United Nations Convention on Contracts for the International Sale of Goods

AuthorFranklin G. Snyder, Mark Edwin Burge
Unit 12
Part Three
Commerce is Global, and so are Contracts. Trade between nations has been
a major part of world history since at least the time of the Babylonian Empire. But
obvious problems arise when transactions cross national borders because laws and
commercial practices change. A merchant doing business in another country also has
a potential problem in that the courts of one country might tend to favor that
country’s own citizens in a dispute with merchants from other countries. Even if the
courts are completely unbiased, however, there is a more fundamental problem. If the
buyer is in the United States and the seller is in Italy and the goods are destined for
delivery in Russia, which body of law (U.S., Italian, Russian) will apply? And in which
jurisdiction can the suit be brought?
A body of law that goes under the name of conflict of laws
historically has tried
to deal with these issues by providing rules determining which jurisdiction’s law will
apply. Also, under an international notion of “comity,” courts of one country are
supposed to recognize and give effect to judgments from other countries. Still, despite
the best efforts of generations of lawyers, judges, and legal scholars, the system relies
a great deal on good faith and cooperation, as many more potential ways to evade
contract enforcement exist in a multinational setting than do with a domestic
Welcome to the United Nations CISG. To help bring more certainty, many of
the world’s largest trading nations—and a host of smaller onesnegotiated, signed,
[“Conflict of Laws” is sometimes the subject of its own law school course, and the topic of
multiple and conflicting laws otherwise comes up in courses with name s like “Private International
Law” or “International Business Transactions.” Both future commercial litigators and future business
transaction lawyers would benefit from a working knowledge of these areas. Eds.]
International Sale of Goods, or “CISG” in contract-law parlance. Unlike some United
Nations pronouncementsthe Universal Declaration of Human Rights, for
examplethe CISG is not an aspirational or advisory document. As you will see from
the cases below, it is a multilateral treaty that was signed by the President and
ratified by the United States Senate, which makes the treaty the domestic law of the
United States. When a contract refers to “the law of Michigan” or “the law of Texas,”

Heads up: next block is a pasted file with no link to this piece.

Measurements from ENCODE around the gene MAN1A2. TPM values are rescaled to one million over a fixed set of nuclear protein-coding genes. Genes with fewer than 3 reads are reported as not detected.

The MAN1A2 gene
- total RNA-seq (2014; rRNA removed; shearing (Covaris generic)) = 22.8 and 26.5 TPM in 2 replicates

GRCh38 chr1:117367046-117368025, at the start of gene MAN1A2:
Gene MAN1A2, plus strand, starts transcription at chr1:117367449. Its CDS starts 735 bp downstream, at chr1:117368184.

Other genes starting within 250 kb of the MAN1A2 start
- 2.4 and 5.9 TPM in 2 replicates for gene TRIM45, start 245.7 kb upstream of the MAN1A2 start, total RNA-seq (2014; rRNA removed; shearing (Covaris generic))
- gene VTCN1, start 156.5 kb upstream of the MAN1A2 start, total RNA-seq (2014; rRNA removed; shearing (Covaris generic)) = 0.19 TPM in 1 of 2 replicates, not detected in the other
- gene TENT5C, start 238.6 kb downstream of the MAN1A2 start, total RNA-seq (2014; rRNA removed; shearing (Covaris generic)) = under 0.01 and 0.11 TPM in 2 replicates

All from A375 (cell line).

that law literally includes the CISG. While American cases involving the CISG most
often end up in federal courts, the law would be just as applicable in an American
state court.
The CISG is designed to be used as commercial law in a hundred different
jurisdictions. Because each of those jurisdictions has its own commercial lawsome
derived from English common law but most from other sources, especially Roman-
derived civil lawthe treaty is necessarily a compromise. Some of its rules are similar
to those in the United States; some are similar to those in other nations, including
those of the European Community. Thus the CISG tracks no single country’s
commercial law. This means that a significant population of lawyers tends to dislike
the CISG in pretty much every country. (Lawyers tend to prefer law that matches
their own local law.) Nevertheless, even for purely American businesses, some aspects
of the CISG may be superior for some clients over domestic contract regimes like the
UCC. If you wish to be a practicing business lawyer in an era of global commerce, you
would be wise to make the CISG as part of your legal toolkit.
When Does the CISG Apply? The CISG applies only to contracts between
parties that are residents of “Contracting States,” which is the term used for countries
that have ratified the treaty. As of this writing, nearly 80 countries have ratified it,
including most of the larger players in international trade. Some notable countries
have not ratified the CISG, however, including India, the United Kingdom, much of
Southeast Asia, and most of Africa. Importantly for lawyers with clients in North
America, the CISG has been ratified by Mexico, Canada, and the United States.
Thus, a contract between a business in Laredo, Texas and a business in Nuevo
Laredo, Mexico would be governed by the CISG if the contract does not otherwise
specify governing law. The CISG’s coverage is also generally limited to business-to-
business contracts, so as not to interfere with domestic consumer protection laws.
A very important aspect of the CISG is that parties are free to opt out of it.
Thus, an American seller might specify that its transactions will not be governed by
the CISG, but by the Uniform Commercial Code in a particular state. A German
manufacturer might want to specify the law of one of the German states. Unless
these parties opt out, however, the CISG applies, because both the United States and
Germany are CISG signatories.
Confusing Vocabulary: “State” and “Article.” Right off the bat, the CISG
refers to parties in “different States.” In this treaty context, the word “State” does

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